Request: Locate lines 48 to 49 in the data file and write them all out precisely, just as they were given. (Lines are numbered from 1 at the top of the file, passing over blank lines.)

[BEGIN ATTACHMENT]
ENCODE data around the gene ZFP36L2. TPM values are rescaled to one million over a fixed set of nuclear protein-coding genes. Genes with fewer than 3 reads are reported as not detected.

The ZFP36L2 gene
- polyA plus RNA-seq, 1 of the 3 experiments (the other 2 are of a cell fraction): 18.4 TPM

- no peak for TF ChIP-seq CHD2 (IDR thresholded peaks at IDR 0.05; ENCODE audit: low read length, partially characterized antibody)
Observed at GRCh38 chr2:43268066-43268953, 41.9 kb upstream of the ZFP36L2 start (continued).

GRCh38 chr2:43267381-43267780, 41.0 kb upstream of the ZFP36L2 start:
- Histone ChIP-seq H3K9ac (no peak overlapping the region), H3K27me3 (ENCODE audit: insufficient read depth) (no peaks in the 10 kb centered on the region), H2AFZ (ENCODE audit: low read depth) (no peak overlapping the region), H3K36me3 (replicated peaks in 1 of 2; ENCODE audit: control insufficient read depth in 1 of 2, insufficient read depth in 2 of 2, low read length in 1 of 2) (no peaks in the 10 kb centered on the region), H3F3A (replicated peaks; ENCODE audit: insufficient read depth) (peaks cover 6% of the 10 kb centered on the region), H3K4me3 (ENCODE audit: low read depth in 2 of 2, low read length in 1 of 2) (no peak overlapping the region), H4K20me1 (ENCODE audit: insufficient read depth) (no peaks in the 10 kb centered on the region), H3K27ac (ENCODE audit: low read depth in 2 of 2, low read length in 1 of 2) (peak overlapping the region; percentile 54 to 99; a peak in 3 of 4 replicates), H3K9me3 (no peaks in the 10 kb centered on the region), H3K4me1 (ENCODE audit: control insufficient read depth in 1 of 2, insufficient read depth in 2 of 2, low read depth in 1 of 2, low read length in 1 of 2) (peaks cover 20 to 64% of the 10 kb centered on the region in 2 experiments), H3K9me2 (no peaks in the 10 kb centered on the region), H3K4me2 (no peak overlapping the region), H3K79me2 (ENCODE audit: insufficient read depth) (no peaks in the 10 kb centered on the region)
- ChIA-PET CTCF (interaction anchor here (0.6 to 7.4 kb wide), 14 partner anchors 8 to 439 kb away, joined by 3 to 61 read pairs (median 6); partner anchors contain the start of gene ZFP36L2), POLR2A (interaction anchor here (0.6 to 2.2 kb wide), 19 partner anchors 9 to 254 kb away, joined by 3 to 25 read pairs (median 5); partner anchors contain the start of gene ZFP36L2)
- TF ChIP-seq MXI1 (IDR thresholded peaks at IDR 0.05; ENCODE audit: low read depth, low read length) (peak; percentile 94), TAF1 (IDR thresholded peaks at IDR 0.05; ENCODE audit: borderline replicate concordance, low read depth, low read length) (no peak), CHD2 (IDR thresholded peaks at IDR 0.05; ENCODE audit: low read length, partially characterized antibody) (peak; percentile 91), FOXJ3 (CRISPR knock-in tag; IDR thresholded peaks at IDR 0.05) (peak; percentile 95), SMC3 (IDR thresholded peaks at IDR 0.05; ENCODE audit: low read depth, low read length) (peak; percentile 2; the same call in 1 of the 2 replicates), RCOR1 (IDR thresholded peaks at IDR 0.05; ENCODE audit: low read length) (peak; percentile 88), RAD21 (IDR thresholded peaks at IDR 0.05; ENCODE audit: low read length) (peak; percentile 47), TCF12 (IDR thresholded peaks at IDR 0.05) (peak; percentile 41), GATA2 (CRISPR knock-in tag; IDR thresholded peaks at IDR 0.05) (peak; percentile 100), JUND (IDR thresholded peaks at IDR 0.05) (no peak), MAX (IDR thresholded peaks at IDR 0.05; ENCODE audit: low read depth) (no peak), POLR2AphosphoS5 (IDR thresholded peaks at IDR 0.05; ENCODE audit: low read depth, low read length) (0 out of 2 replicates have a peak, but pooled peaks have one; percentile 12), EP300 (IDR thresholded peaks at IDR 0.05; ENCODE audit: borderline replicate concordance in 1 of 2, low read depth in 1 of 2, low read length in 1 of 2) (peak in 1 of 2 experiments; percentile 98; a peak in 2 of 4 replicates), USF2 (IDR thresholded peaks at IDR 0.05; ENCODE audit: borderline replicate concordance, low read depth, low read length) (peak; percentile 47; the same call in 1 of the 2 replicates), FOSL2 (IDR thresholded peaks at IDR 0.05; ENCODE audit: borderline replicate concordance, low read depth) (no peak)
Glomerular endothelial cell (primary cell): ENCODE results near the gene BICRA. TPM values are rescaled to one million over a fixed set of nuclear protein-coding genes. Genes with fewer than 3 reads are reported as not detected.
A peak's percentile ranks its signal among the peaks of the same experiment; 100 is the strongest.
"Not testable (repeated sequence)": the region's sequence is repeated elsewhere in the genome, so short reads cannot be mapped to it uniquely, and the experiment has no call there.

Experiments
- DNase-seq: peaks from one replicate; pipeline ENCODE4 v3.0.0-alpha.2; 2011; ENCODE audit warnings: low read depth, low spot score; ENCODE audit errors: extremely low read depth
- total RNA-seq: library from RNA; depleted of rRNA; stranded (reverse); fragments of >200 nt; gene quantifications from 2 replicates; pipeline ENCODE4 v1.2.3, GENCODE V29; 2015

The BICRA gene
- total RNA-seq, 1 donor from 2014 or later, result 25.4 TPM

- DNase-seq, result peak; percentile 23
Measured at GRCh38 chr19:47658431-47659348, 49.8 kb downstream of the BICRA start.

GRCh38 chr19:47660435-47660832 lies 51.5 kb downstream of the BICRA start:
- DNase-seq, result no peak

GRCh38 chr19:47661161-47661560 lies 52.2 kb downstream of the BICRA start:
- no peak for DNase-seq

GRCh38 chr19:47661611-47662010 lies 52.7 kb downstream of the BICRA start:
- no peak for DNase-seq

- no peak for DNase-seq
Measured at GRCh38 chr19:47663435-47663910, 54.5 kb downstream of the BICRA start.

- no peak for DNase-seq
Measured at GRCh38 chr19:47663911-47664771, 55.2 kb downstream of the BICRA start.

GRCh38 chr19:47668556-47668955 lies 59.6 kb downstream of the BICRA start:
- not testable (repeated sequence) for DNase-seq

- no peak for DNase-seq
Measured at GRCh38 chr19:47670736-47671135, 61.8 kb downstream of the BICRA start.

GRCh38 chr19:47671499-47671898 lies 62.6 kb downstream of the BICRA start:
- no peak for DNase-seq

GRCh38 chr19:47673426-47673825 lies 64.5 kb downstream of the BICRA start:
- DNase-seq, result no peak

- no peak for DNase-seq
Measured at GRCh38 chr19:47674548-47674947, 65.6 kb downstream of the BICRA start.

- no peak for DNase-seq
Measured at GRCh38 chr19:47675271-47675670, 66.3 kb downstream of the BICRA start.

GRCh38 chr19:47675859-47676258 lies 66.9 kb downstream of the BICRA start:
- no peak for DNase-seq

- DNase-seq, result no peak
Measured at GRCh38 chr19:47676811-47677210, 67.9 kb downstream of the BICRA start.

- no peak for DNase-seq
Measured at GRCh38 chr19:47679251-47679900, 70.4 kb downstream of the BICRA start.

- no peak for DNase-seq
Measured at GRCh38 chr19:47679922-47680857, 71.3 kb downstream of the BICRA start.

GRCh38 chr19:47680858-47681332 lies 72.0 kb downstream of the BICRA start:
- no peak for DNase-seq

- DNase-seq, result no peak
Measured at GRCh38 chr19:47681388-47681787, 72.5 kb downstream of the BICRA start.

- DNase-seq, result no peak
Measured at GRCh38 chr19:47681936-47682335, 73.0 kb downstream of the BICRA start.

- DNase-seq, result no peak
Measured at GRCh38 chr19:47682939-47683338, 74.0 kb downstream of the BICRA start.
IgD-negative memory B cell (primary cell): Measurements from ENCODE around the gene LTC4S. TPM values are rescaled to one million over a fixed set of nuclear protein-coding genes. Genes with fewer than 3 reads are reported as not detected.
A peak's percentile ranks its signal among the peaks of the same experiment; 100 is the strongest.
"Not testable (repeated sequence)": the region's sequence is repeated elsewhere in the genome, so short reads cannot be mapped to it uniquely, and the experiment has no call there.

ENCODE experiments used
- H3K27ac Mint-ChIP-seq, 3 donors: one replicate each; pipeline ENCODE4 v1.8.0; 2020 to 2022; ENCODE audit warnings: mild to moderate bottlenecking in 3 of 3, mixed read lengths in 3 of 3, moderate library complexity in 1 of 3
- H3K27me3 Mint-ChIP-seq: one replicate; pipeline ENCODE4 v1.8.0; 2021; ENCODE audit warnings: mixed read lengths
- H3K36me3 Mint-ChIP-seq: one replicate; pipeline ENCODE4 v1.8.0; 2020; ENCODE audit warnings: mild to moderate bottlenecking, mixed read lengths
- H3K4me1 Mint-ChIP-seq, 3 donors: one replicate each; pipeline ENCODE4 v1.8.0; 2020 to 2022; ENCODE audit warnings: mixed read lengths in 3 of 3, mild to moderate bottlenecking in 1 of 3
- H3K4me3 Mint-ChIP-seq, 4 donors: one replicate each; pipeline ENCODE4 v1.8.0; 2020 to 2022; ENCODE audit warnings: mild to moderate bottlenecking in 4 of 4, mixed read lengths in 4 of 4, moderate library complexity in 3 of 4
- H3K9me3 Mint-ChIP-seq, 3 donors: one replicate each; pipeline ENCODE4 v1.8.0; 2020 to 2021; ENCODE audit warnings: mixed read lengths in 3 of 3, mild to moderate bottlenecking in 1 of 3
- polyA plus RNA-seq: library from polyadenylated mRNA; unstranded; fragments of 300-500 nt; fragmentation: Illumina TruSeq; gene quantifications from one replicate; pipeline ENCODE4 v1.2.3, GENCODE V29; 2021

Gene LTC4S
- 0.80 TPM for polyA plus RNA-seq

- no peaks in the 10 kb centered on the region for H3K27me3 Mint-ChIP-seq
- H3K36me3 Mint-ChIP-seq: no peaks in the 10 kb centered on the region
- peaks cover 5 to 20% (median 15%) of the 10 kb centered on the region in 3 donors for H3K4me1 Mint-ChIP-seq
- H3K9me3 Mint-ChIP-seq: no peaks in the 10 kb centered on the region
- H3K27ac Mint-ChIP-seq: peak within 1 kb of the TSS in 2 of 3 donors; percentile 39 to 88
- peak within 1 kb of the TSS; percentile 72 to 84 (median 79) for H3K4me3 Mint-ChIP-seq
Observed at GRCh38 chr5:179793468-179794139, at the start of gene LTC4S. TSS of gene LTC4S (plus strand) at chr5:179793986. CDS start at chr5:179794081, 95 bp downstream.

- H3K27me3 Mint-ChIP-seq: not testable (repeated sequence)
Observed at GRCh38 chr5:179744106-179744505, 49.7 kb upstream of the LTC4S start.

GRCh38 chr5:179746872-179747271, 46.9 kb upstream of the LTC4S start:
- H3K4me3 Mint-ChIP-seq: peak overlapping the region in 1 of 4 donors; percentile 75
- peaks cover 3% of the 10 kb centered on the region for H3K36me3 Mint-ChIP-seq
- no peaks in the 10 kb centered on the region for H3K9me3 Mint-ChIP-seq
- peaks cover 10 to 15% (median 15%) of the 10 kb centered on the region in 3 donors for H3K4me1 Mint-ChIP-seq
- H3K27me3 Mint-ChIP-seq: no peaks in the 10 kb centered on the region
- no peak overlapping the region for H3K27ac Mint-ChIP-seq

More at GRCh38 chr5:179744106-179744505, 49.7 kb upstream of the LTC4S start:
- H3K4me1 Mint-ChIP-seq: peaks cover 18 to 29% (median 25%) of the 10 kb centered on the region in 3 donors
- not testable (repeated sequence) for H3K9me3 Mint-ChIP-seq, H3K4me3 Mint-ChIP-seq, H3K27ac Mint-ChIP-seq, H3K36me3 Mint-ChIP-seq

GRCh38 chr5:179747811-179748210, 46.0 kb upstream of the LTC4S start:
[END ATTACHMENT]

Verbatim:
- no peak for DNase-seq
Measured at GRCh38 chr19:47679922-47680857, 71.3 kb downstream of the BICRA start.